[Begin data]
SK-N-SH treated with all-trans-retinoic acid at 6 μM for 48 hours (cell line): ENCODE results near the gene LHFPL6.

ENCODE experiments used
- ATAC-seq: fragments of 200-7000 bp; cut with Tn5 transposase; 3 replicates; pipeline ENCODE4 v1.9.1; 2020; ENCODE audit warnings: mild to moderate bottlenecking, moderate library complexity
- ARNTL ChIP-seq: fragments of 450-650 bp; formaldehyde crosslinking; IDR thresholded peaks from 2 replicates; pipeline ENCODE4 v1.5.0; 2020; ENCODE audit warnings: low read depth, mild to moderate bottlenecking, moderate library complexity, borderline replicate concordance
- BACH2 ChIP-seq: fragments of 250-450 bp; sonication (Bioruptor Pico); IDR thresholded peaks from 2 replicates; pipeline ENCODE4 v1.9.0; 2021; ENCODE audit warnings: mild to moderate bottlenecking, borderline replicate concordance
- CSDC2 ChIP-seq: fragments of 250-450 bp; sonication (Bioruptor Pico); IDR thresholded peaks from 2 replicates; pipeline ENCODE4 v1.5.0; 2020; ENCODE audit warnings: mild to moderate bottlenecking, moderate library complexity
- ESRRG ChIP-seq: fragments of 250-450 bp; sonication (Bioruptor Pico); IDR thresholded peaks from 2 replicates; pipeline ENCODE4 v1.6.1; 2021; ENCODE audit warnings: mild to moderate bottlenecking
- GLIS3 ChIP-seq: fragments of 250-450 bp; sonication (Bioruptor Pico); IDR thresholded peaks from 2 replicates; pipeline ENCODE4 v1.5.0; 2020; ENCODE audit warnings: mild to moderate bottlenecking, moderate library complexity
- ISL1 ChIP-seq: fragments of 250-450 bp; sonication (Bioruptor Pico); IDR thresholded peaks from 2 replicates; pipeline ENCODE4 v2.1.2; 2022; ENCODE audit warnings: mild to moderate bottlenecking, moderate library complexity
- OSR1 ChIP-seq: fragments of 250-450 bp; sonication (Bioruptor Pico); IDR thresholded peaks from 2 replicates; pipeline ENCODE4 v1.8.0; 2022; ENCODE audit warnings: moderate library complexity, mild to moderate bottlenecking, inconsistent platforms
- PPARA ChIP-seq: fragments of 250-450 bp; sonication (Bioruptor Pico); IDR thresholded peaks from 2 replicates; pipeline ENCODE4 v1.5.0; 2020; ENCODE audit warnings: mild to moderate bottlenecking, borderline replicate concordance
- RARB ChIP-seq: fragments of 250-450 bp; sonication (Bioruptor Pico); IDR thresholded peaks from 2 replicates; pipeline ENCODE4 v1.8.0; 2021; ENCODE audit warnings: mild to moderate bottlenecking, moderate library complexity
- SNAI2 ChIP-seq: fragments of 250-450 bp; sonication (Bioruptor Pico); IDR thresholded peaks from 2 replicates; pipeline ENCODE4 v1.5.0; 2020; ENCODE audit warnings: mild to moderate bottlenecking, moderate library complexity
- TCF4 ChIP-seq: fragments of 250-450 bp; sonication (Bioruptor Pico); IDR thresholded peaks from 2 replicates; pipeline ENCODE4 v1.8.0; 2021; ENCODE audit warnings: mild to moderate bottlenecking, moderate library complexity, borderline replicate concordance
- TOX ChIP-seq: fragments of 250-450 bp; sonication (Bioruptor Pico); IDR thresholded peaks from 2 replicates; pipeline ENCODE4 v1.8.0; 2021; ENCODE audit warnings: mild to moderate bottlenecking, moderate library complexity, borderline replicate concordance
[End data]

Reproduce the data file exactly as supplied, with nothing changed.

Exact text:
SK-N-SH treated with all-trans-retinoic acid at 6 μM for 48 hours (cell line): ENCODE results near the gene LHFPL6.

ENCODE experiments used
- ATAC-seq: fragments of 200-7000 bp; cut with Tn5 transposase; 3 replicates; pipeline ENCODE4 v1.9.1; 2020; ENCODE audit warnings: mild to moderate bottlenecking, moderate library complexity
- ARNTL ChIP-seq: fragments of 450-650 bp; formaldehyde crosslinking; IDR thresholded peaks from 2 replicates; pipeline ENCODE4 v1.5.0; 2020; ENCODE audit warnings: low read depth, mild to moderate bottlenecking, moderate library complexity, borderline replicate concordance
- BACH2 ChIP-seq: fragments of 250-450 bp; sonication (Bioruptor Pico); IDR thresholded peaks from 2 replicates; pipeline ENCODE4 v1.9.0; 2021; ENCODE audit warnings: mild to moderate bottlenecking, borderline replicate concordance
- CSDC2 ChIP-seq: fragments of 250-450 bp; sonication (Bioruptor Pico); IDR thresholded peaks from 2 replicates; pipeline ENCODE4 v1.5.0; 2020; ENCODE audit warnings: mild to moderate bottlenecking, moderate library complexity
- ESRRG ChIP-seq: fragments of 250-450 bp; sonication (Bioruptor Pico); IDR thresholded peaks from 2 replicates; pipeline ENCODE4 v1.6.1; 2021; ENCODE audit warnings: mild to moderate bottlenecking
- GLIS3 ChIP-seq: fragments of 250-450 bp; sonication (Bioruptor Pico); IDR thresholded peaks from 2 replicates; pipeline ENCODE4 v1.5.0; 2020; ENCODE audit warnings: mild to moderate bottlenecking, moderate library complexity
- ISL1 ChIP-seq: fragments of 250-450 bp; sonication (Bioruptor Pico); IDR thresholded peaks from 2 replicates; pipeline ENCODE4 v2.1.2; 2022; ENCODE audit warnings: mild to moderate bottlenecking, moderate library complexity
- OSR1 ChIP-seq: fragments of 250-450 bp; sonication (Bioruptor Pico); IDR thresholded peaks from 2 replicates; pipeline ENCODE4 v1.8.0; 2022; ENCODE audit warnings: moderate library complexity, mild to moderate bottlenecking, inconsistent platforms
- PPARA ChIP-seq: fragments of 250-450 bp; sonication (Bioruptor Pico); IDR thresholded peaks from 2 replicates; pipeline ENCODE4 v1.5.0; 2020; ENCODE audit warnings: mild to moderate bottlenecking, borderline replicate concordance
- RARB ChIP-seq: fragments of 250-450 bp; sonication (Bioruptor Pico); IDR thresholded peaks from 2 replicates; pipeline ENCODE4 v1.8.0; 2021; ENCODE audit warnings: mild to moderate bottlenecking, moderate library complexity
- SNAI2 ChIP-seq: fragments of 250-450 bp; sonication (Bioruptor Pico); IDR thresholded peaks from 2 replicates; pipeline ENCODE4 v1.5.0; 2020; ENCODE audit warnings: mild to moderate bottlenecking, moderate library complexity
- TCF4 ChIP-seq: fragments of 250-450 bp; sonication (Bioruptor Pico); IDR thresholded peaks from 2 replicates; pipeline ENCODE4 v1.8.0; 2021; ENCODE audit warnings: mild to moderate bottlenecking, moderate library complexity, borderline replicate concordance
- TOX ChIP-seq: fragments of 250-450 bp; sonication (Bioruptor Pico); IDR thresholded peaks from 2 replicates; pipeline ENCODE4 v1.8.0; 2021; ENCODE audit warnings: mild to moderate bottlenecking, moderate library complexity, borderline replicate concordance